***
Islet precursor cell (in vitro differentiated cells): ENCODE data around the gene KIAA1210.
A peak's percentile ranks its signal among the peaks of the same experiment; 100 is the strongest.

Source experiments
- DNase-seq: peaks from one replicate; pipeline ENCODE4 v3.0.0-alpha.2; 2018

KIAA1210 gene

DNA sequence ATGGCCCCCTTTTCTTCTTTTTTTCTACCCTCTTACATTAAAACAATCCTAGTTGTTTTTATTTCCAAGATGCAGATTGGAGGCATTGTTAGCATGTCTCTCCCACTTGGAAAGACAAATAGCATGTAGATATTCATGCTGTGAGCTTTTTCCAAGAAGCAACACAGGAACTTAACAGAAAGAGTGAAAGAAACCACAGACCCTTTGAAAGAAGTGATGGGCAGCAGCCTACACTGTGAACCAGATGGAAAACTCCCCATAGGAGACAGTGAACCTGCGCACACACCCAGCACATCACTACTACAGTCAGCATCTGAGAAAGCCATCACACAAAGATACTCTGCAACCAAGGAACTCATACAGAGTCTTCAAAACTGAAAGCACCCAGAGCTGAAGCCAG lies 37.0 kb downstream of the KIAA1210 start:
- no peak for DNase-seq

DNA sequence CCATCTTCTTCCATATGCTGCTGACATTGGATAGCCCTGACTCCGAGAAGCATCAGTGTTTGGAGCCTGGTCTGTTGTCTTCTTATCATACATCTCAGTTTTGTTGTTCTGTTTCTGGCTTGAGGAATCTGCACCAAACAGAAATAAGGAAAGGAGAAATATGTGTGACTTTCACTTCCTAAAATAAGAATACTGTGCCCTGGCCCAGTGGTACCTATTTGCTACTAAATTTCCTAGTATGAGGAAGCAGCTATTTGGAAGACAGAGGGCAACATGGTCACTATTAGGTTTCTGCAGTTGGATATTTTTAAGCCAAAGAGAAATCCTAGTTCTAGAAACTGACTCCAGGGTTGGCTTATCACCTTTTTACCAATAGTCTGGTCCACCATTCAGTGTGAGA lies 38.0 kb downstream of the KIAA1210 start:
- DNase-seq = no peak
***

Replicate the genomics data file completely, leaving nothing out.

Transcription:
Islet precursor cell (in vitro differentiated cells): ENCODE data around the gene KIAA1210.
A peak's percentile ranks its signal among the peaks of the same experiment; 100 is the strongest.

Source experiments
- DNase-seq: peaks from one replicate; pipeline ENCODE4 v3.0.0-alpha.2; 2018

KIAA1210 gene

DNA sequence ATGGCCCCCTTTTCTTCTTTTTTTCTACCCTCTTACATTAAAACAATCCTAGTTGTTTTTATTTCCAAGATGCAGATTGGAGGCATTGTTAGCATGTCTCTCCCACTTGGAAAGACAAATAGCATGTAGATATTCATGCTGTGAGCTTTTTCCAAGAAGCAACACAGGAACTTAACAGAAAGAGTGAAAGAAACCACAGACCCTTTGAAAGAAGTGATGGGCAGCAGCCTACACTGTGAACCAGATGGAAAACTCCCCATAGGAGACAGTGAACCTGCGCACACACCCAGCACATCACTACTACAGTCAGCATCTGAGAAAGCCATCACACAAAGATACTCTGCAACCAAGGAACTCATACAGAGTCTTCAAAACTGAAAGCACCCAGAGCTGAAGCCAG lies 37.0 kb downstream of the KIAA1210 start:
- no peak for DNase-seq

DNA sequence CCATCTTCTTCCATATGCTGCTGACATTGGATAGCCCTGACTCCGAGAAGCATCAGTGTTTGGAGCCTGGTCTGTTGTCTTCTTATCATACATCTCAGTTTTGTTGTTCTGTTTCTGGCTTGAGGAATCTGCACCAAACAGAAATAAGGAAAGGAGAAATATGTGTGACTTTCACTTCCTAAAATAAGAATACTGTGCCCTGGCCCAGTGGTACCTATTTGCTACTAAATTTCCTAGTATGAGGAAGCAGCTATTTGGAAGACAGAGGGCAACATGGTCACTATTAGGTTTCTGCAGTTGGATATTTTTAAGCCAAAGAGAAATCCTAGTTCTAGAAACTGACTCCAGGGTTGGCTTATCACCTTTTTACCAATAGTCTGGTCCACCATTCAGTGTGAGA lies 38.0 kb downstream of the KIAA1210 start:
- DNase-seq = no peak